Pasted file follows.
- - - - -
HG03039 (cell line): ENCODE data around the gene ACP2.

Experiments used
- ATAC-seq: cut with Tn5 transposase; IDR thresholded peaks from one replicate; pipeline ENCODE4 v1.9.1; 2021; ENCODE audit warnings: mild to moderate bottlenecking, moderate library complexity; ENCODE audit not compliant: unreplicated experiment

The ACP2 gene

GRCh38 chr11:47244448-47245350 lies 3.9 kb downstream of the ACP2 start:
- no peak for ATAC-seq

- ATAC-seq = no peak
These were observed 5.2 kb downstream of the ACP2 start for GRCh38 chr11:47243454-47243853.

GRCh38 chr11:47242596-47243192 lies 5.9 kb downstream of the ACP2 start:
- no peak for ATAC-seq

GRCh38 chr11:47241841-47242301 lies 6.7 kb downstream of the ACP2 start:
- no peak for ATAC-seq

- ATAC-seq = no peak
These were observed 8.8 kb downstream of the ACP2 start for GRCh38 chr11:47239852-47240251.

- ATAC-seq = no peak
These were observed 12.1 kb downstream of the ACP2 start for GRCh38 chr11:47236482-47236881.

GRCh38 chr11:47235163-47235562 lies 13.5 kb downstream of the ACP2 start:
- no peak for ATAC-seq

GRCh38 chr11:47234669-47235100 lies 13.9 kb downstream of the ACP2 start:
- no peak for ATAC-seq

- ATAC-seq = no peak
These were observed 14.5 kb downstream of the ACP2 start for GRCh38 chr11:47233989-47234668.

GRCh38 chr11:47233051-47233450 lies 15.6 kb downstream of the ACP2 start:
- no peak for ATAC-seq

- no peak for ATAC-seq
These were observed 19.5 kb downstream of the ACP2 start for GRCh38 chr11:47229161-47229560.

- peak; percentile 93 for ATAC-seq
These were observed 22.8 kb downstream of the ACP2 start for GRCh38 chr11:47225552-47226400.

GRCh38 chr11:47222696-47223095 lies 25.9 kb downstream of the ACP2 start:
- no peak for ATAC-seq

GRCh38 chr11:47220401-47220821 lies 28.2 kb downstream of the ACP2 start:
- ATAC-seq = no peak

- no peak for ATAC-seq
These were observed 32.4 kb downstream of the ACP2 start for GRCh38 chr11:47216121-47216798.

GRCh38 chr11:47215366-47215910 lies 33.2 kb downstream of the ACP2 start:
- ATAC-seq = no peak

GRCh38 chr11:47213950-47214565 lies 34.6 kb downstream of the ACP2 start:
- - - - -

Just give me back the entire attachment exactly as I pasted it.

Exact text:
HG03039 (cell line): ENCODE data around the gene ACP2.

Experiments used
- ATAC-seq: cut with Tn5 transposase; IDR thresholded peaks from one replicate; pipeline ENCODE4 v1.9.1; 2021; ENCODE audit warnings: mild to moderate bottlenecking, moderate library complexity; ENCODE audit not compliant: unreplicated experiment

The ACP2 gene

GRCh38 chr11:47244448-47245350 lies 3.9 kb downstream of the ACP2 start:
- no peak for ATAC-seq

- ATAC-seq = no peak
These were observed 5.2 kb downstream of the ACP2 start for GRCh38 chr11:47243454-47243853.

GRCh38 chr11:47242596-47243192 lies 5.9 kb downstream of the ACP2 start:
- no peak for ATAC-seq

GRCh38 chr11:47241841-47242301 lies 6.7 kb downstream of the ACP2 start:
- no peak for ATAC-seq

- ATAC-seq = no peak
These were observed 8.8 kb downstream of the ACP2 start for GRCh38 chr11:47239852-47240251.

- ATAC-seq = no peak
These were observed 12.1 kb downstream of the ACP2 start for GRCh38 chr11:47236482-47236881.

GRCh38 chr11:47235163-47235562 lies 13.5 kb downstream of the ACP2 start:
- no peak for ATAC-seq

GRCh38 chr11:47234669-47235100 lies 13.9 kb downstream of the ACP2 start:
- no peak for ATAC-seq

- ATAC-seq = no peak
These were observed 14.5 kb downstream of the ACP2 start for GRCh38 chr11:47233989-47234668.

GRCh38 chr11:47233051-47233450 lies 15.6 kb downstream of the ACP2 start:
- no peak for ATAC-seq

- no peak for ATAC-seq
These were observed 19.5 kb downstream of the ACP2 start for GRCh38 chr11:47229161-47229560.

- peak; percentile 93 for ATAC-seq
These were observed 22.8 kb downstream of the ACP2 start for GRCh38 chr11:47225552-47226400.

GRCh38 chr11:47222696-47223095 lies 25.9 kb downstream of the ACP2 start:
- no peak for ATAC-seq

GRCh38 chr11:47220401-47220821 lies 28.2 kb downstream of the ACP2 start:
- ATAC-seq = no peak

- no peak for ATAC-seq
These were observed 32.4 kb downstream of the ACP2 start for GRCh38 chr11:47216121-47216798.

GRCh38 chr11:47215366-47215910 lies 33.2 kb downstream of the ACP2 start:
- ATAC-seq = no peak

GRCh38 chr11:47213950-47214565 lies 34.6 kb downstream of the ACP2 start: